CONNECT WITH:

By Dan Christensen, BrowardBulldog.org

As Broward’s courthouse task force steamrolls ahead with its $328 million building plan for a new downtown government high-rise, it will have to do so without Broward Public Defender Howard Finkelstein.stackingdiagram3

Finkelstein has resigned, claiming the task force established to assess the need for a new courthouse has morphed into a body that’s now looking to decide “who gets contracts and for how much.”

“I also find it distressing that members, myself included, are now being approached by lobbyists and companies who want a ‘piece of the pie’ dollars for construction issues,” Finkelstein said in a March 26 letter to task force chairwoman, County Commissioner Ilene Lieberman.

The letter was posted on JAABlog, an online source of Broward courthouse coverage run by local lawyers.

The task force is made up of a dozen lawyers, judges and elected officials who came up with plans for a new courthouse that were approved by the county commission last summer.

By Dan Christensen, BrowardBulldog.org

In this architectural rendering, the First Presbyterian Church is in the foreground. Behind it are the proposed Family Life Center and separate parking garage/office building along Las Olas Boulevard.

In this architectural rendering, the First Presbyterian Church is in the foreground. Behind it are the proposed Family Life Center and separate parking garage/office building along Las Olas Boulevard.

Three years ago, Fort Lauderdale’s First Presbyterian Church lost a fight with neighbors to build $25-million family center, parking garage and other facilities in the city’s historic Colee Hammock district.

The defeat, however, wasn’t a knockout.

The church goes back to the city’s planning and zoning board April 21 with a new proposal intended to address neighbors’ concerns.

Some of Fort Lauderdale’s oldest and most influential names have a stake in the outcome – as congregation members or nearby homeowners. They include: Huizenga, Bryan, Egan, Maus, Blosser, Stiles, Horvitz, Cobb.

Church leaders say the proposed construction on church-owned land south of Las Olas Boulevard between Tarpon Drive and Southeast 15th Avenue is desperately needed to fulfill its ministry.

Vivian Blake

Vivian Blake

By Dan Christensen, BrowardBulldog.org

Vivian Blake’s peaceful death in a Kingston, Jamaica hospital bed March 21 is a grim contrast to his life steeped in violence – much of it in South Florida.

Blake, formerly of Miramar, was a founder of the “Shower Posse,” a politically connected drug gang that got its name from the bullets it rained down on its enemies.

Despite the dope, death and political muscle that still defines the gang today, Blake died of natural causes at age 53.

Federal authorities on the front lines of the cocaine wars in the 1980s and early 1990s said the Shower Posse and its offshoots murdered about 1,400 people nationwide. That’s more men, women and children than live in the town of Sea Ranch Lakes.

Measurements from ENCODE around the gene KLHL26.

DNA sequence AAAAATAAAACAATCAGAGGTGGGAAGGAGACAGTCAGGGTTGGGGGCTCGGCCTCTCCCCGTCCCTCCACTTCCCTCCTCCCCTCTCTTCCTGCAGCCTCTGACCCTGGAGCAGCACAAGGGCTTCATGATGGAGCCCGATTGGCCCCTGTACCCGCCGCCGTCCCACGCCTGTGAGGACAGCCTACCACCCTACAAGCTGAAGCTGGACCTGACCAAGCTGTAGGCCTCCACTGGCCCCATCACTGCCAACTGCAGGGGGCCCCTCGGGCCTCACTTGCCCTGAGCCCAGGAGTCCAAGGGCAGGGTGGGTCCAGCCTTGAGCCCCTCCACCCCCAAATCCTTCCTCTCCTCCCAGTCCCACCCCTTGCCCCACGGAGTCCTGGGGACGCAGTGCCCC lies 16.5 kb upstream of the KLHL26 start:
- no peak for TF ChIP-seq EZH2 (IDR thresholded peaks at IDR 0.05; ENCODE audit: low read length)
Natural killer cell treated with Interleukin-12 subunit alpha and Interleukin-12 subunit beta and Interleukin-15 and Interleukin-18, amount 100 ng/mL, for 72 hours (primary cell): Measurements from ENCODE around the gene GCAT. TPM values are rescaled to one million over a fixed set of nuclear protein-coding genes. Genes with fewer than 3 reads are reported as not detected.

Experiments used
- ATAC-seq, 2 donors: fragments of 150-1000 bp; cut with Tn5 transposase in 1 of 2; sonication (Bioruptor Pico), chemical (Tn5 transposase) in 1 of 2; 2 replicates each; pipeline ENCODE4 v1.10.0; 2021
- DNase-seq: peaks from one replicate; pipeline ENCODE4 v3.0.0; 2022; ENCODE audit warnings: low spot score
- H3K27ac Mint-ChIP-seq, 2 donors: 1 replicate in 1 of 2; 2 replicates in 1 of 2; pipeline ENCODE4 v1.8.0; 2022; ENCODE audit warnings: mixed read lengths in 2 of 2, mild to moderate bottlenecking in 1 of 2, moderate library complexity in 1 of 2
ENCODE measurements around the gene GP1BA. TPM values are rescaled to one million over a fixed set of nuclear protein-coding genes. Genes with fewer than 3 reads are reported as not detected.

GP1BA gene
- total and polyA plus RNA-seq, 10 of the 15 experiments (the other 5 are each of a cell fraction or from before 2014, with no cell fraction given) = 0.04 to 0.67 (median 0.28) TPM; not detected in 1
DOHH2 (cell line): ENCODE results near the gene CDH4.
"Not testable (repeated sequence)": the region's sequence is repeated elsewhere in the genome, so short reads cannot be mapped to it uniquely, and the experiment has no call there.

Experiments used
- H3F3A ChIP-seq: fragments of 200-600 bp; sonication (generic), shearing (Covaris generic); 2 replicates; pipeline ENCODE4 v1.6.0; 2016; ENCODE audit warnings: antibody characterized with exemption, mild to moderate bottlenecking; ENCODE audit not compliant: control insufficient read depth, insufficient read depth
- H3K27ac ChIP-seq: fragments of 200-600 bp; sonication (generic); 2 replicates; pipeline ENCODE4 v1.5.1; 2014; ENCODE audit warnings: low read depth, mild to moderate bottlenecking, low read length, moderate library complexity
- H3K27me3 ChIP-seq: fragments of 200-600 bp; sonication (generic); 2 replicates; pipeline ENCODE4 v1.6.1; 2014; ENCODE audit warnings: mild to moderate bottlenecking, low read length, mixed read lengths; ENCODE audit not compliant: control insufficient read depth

Ron Book

Ron Book

By Dan Christensen, BrowardBulldog.org

Flagged by Broward officials for a conflict of interest, county lobbyist Ron Book has agreed to stop pushing for a new state law that county officials say would seriously undermine Broward’s pretrial intervention program and cost local taxpayers millions.

The new law is being sought by another of Book’s clients, the Florida bail bond industry. It would restrict access to county-run pretrial release programs by establishing new, statewide eligibility requirements for defendants seeking to get out of jail, forcing the county to spend more in keeping inmates behind bars.

County support for the pretrial program has wavered over the years; nevertheless, critics say Book should not be involved in representing the bail bond industry on the issue.

Broward County pays Book $53,000 a year plus $2,000 in expenses to lobby in Tallahassee.

At Tuesday’s commission meeting, Commissioner Lois Wexler said that if passed the law would “decimate” local pretrial release programs and place huge financial burdens on counties across the state.

The Florida Supreme Court

The Florida Supreme Court

By Dan Christensen, BrowardBulldog.org

Following up on a decision three years ago that barred judges and court clerks from hiding civil court cases from public view, the Florida Supreme Court ruled Thursday that the same ban on secrecy also applies to criminal cases.

Also on Thursday, the justices wrote new rules forbidding the falsification of official court records – including the public docket – to shield informants.

The Miami Herald reported in 2006 how judges and prosecutors in Miami-Dade had altered the public docket to cover up the felony convictions of informants.

“That’s a clear victory for the public,” said Miami First Amendment attorney Thomas Julin. “It ensures we’re not going to have falsified records in the public court files that are misleading to the public.”